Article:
I have once been asked to write something about sports. The closest I could get to was that event in college, the intramural. It has always been a part of many institutions since time immemorial. Its history could be sketchy at best; it could have started in the 1910s or it could have dated back to the era when Greece or Rome are in power, setting up games and competitions in arenas. This alone speaks volumes on how significant sports are in one’s culture.

But in this age of the iPhone 6 Plus, the internet, and other modern distractions, do the young still have time for ball games? Do they still have the slightest bit of interest on rules and discipline along with sweat and dirt? If we at the colleges of today, the answer is simple: Yes. During the intramurals, we see students taking pride in their team colors, taking part in an event that forges solidarity through fair play. There are no different courses and year levels, just skill and talent.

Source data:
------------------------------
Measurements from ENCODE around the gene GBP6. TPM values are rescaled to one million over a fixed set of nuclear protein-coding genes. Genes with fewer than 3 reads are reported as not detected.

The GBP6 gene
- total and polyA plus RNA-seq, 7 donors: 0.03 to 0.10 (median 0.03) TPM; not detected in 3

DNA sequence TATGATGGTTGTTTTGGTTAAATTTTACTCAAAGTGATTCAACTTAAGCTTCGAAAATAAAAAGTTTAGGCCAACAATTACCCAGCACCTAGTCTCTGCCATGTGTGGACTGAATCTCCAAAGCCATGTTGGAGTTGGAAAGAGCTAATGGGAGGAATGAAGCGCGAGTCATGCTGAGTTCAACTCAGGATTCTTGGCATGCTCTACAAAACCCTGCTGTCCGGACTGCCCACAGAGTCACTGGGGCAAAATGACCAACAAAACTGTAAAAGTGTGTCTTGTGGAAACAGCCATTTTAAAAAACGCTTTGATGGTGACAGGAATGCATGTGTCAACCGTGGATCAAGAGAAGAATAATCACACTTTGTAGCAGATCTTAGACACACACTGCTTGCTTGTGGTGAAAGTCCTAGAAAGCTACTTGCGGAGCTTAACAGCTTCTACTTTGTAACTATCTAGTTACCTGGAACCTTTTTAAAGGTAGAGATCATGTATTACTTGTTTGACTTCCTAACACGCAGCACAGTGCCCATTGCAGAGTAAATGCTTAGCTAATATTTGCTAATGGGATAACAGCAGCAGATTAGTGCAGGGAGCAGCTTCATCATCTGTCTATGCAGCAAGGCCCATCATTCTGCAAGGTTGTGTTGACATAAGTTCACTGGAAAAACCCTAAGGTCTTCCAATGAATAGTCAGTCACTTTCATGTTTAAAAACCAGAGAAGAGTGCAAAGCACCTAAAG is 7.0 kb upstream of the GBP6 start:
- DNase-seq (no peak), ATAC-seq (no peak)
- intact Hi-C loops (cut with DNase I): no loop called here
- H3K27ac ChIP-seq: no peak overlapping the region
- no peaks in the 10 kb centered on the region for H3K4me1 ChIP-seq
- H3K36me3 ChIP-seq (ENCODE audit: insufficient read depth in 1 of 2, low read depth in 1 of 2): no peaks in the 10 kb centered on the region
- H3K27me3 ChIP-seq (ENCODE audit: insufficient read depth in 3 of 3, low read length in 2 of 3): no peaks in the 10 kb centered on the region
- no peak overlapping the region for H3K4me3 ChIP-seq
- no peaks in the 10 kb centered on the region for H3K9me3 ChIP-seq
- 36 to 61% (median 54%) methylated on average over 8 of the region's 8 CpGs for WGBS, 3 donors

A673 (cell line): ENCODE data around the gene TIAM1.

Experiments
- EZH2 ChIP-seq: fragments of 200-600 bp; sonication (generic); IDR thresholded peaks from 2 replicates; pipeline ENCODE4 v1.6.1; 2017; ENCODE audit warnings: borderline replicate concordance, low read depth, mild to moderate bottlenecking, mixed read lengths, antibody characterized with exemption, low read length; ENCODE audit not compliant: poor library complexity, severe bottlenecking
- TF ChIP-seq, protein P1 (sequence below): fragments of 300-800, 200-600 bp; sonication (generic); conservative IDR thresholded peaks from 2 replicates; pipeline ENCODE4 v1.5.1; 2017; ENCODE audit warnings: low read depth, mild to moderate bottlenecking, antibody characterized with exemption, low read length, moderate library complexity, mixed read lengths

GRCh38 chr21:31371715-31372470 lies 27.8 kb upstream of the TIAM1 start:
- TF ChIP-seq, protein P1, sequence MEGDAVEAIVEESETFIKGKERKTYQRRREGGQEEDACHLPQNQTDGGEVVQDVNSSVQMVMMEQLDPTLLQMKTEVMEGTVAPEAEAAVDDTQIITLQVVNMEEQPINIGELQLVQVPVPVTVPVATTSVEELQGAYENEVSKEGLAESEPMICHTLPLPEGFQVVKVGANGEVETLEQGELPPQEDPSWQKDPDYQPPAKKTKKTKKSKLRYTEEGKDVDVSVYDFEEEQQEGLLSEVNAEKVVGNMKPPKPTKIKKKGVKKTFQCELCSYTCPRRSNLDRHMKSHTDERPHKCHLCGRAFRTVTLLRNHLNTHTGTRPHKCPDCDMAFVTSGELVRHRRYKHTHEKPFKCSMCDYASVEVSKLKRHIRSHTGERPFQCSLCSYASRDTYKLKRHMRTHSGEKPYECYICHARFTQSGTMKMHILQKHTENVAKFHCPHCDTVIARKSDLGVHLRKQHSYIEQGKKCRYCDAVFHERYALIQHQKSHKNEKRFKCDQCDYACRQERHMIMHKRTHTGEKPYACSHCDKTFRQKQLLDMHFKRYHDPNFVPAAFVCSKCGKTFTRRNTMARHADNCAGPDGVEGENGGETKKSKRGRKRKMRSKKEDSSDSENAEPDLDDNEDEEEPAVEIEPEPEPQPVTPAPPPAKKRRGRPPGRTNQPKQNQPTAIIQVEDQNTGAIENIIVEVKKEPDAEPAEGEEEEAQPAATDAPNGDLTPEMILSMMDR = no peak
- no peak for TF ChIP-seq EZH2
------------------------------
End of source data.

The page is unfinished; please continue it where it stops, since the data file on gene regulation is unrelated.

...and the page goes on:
As tirelessly taught by many P.E. instructors, this is the constant agenda: We play to be better not only as an individual but as a community. Like a family. The intramurals are never meant to divide us. And this is the part where I have to probe deeper into the significance of sports among the young people of this generation.

Despite the consensus, a sport is not entirely about victory, power, strategy and strength in numbers. It is about the need to remind the young of the significance of principles such as honesty.